Professor Jing also offered a theory that widespread reports about the earlier suicides at Foxconn this year had created a contagion of copycats, particularly after rumors spread about the high compensation the company was paying some of the victims’ families. Some families had received about 100,000 renminbi, or a little more than $14,600, according to several Foxconn employees.
“We don’t know everything yet, but this almost seems like an infectious disease,” Professor Jing said. “And paying high compensation to some may have played some role.”

Health experts say the suicide figures from Foxconn, while troubling, actually remain far below the national rate of about 14 per 100,000 in China, as calculated by the World Health Organization — a figure that compares to about 11 per 100,000 in the United States. Some independent studies, though, say suicide rates in China are higher than reflected in the health organization’s figures.

In any case, Foxconn has drawn growing scrutiny with the sudden surge in suicides at a pair of factories here that company executives say recently hired about 100,000 workers to help meet growing demand for electronics.
Last year, a 25-year-old worker killed himself after he was accused of stealing an iPhone prototype. In e-mail and text messages to friends, he said he had been beaten by the company’s security officers.
Mr. Gou rarely grants interviews and almost never allows journalists onto the Foxconn campus. But Wednesday he made an unusual show of concern, bowing several times at the news conference and apologizing for the tragedies.

And he promised to scrap recently announced plans to have all employees sign a form acknowledging that their relatives would get only basic, government-mandated compensation — and nothing more generous — if they took their own lives.
The company said it originally released the form, which has been widely criticized here, after consulting with the government, because it was worried that rumors about high compensation was a contributing factor in some of the suicide attempts.
Mr. Gou even led dozens of journalists on a tour of Foxconn’s campus, visiting dormitories, a campus hospital, a production line and a center meant for helping employees with personal problems.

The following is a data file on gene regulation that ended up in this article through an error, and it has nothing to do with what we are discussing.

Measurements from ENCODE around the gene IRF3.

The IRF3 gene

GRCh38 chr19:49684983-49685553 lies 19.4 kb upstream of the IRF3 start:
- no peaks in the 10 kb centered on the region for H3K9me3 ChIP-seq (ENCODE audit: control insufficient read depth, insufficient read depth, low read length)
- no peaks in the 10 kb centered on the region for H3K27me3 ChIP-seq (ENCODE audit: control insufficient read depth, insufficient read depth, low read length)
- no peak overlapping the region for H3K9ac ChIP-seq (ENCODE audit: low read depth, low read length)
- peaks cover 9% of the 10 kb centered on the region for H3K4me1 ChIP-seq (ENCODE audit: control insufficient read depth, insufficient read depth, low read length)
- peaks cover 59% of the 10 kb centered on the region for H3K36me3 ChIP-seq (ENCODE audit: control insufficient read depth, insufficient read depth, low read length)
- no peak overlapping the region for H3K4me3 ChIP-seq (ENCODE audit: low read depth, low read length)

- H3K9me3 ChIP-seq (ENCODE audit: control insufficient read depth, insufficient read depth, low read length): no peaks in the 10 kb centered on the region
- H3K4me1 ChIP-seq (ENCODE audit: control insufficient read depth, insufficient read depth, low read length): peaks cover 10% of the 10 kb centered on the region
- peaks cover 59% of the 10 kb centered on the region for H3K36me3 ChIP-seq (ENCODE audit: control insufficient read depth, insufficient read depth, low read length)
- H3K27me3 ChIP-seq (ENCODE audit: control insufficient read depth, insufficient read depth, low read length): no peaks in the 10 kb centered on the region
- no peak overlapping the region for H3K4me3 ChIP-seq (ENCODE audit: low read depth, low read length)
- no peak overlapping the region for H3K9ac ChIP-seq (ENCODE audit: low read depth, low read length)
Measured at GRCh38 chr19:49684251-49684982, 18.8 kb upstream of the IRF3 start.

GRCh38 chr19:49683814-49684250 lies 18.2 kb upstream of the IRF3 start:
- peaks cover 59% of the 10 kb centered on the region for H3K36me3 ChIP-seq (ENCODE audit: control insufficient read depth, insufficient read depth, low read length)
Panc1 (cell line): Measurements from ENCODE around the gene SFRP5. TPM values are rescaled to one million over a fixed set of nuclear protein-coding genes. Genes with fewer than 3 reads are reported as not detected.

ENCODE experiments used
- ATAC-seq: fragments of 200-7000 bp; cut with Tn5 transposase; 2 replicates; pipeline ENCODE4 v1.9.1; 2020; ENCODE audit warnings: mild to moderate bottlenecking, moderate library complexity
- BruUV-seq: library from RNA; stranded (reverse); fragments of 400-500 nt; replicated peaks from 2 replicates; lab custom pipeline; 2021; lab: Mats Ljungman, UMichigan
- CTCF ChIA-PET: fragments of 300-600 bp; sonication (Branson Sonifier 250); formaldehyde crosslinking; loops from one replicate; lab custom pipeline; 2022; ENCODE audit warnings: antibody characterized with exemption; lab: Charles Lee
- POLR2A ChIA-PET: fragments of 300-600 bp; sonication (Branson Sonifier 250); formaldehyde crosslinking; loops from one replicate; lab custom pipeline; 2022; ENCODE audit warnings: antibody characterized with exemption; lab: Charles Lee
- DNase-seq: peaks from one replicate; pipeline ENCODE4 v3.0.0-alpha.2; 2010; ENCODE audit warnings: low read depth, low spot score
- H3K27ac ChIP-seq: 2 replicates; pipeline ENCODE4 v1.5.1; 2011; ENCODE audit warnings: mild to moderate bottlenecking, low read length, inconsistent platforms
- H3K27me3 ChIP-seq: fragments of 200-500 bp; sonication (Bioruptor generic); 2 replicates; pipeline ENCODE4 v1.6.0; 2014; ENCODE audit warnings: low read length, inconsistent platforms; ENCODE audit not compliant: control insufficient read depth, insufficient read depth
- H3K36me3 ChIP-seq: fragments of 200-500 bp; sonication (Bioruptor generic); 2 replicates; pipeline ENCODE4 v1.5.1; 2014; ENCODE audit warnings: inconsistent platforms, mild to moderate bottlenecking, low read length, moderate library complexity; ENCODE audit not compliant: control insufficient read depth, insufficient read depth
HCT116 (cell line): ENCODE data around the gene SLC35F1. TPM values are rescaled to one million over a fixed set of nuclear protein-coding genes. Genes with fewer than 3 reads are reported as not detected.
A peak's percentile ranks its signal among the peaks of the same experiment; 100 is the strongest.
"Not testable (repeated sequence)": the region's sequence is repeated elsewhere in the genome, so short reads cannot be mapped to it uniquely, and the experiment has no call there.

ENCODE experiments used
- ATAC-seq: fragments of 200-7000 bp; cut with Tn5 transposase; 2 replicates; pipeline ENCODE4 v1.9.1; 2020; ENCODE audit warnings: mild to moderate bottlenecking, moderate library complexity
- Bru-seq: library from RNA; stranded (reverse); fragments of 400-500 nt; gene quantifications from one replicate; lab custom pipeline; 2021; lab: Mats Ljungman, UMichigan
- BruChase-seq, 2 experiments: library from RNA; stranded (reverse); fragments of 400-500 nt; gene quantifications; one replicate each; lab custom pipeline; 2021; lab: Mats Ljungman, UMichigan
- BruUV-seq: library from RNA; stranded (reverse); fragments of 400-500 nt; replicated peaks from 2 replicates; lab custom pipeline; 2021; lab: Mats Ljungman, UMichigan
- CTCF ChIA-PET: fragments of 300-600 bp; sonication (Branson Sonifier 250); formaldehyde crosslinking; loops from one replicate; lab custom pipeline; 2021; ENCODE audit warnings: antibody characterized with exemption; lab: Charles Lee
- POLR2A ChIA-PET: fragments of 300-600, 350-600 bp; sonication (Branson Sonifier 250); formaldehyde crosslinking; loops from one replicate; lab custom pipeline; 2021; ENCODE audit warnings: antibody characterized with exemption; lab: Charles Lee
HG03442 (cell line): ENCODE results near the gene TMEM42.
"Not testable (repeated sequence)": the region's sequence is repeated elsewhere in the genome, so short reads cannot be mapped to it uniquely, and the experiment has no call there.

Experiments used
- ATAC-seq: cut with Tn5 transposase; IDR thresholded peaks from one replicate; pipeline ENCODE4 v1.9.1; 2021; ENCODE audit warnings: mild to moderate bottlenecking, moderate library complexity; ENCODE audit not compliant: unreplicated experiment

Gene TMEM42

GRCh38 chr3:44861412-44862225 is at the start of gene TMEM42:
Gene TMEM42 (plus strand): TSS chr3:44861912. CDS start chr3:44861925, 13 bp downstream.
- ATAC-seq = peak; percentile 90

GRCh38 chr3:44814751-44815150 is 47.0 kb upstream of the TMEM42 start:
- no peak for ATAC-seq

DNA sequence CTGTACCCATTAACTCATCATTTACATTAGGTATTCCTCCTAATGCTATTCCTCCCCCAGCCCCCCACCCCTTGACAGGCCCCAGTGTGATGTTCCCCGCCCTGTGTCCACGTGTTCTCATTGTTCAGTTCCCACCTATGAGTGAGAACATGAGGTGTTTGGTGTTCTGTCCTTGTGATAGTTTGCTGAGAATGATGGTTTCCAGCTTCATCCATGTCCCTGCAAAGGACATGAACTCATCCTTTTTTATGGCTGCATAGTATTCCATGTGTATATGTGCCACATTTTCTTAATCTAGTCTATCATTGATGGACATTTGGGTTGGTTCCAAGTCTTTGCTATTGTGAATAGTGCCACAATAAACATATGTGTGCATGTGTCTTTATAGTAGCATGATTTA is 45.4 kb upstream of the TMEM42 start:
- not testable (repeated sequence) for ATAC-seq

And he appealed to the media to be careful in its coverage of the suicides at Foxconn, which he said could fuel even more suicide attempts.
“I’m appealing to the press to take social responsibility: do not sensationalize this,” he said. But he also said the company was re-examining its own operations. “We can be a better company.”

By DAVID BARBOZA, May 26, 2010
Bao Beibei contributed research.


Some comments:

This is why pure capitalism doesn’t work! Pure communism doesn’t work and neither does pure socialism. Is there something so wrong with us that we can come up with these philosophies but it’s totally beyond us to use elements of them together to create a more workable solution to globalization. We need to insist that countries that treat their employees inhumanely not be allowed to sell their products in the U.S. Don’t give me cheap anything that’s built by tragically desperate and inhumanely treated people. I don’t want young people suiciding so that I can have cheaper computers. If that’s the choice, I want America to be the country that says “NO” to those companies. And this is why we have unions here in America. The unions that are touted to be socialistic, as if that’s a dirty word. Pure capitalism breeds greed. We need government protection against our own selfish inclinations. Our own country, nay the world, is suffering now because of a lack of oversight against this rampant greed. This is the adolescence of humanity. I hope we can make the leap to maturity before we destroy ourselves.

Shouldn’t the finger be pointed towards the west? Don’t we demand cheap goods? There is always a price to pay, and that price is poverty and misery for the majority of the worlds population…. It’s called Capitalism.
“There is a fine line between productivity and regimentation and inhumane treatment,” said Louis Woo, an aide to Mr. Gou at Hon Hai

This is an unbelievable thing to say with regard to human beings. There are fine lines between many virtues and vices but not productivity and inhumane treatment!


Americans have to realize that the relatively low-priced things they heavily consume like electronics and clothes, etc., are financed, in large part, by the misery of workers on the other side of the world existing in near slave-like conditions. Would people of the Western world really rest any easier if many of these workers simply continue to live in sub-human, slavery rather than committing suicide?


I have studied and taught suicide prevention in China for the past five years. What is special about China and suicide is not the overall rate but the fact that it is high among young people (16-30 years old) and especially among young women. There are some cultural artifacts that influence this but the pace of industrialization and urbanization has introduced new elements to the mix. Compounding the problem is the lethal means used in China (jumping off of buildings, stepping in front of a train, pesticides) and the likelihood that attempts will be completed.

With all that, Fox Conn is a definite evil in all this, interviews with workers there document harsh and inhumane conditions, mandatory overtime (sometimes working 12 hour days for 28 days a month), and failure to make proper payments of wages and social welfare benefits. Taiwanese, Hong Kong and Korean owned factories have the worst reputation for these sorts of abuses and the government and its lackey trade union turn a blind eye, favoring economic growth.

Steve Jobs is a leading victimizer here and any notion of third party certification to protect these workers is fantasy. There are well documented abuses here and Mr. Jobs and all those who idolize his sleek, hip products have blood on their hands. No one can say, “I didn’t know!”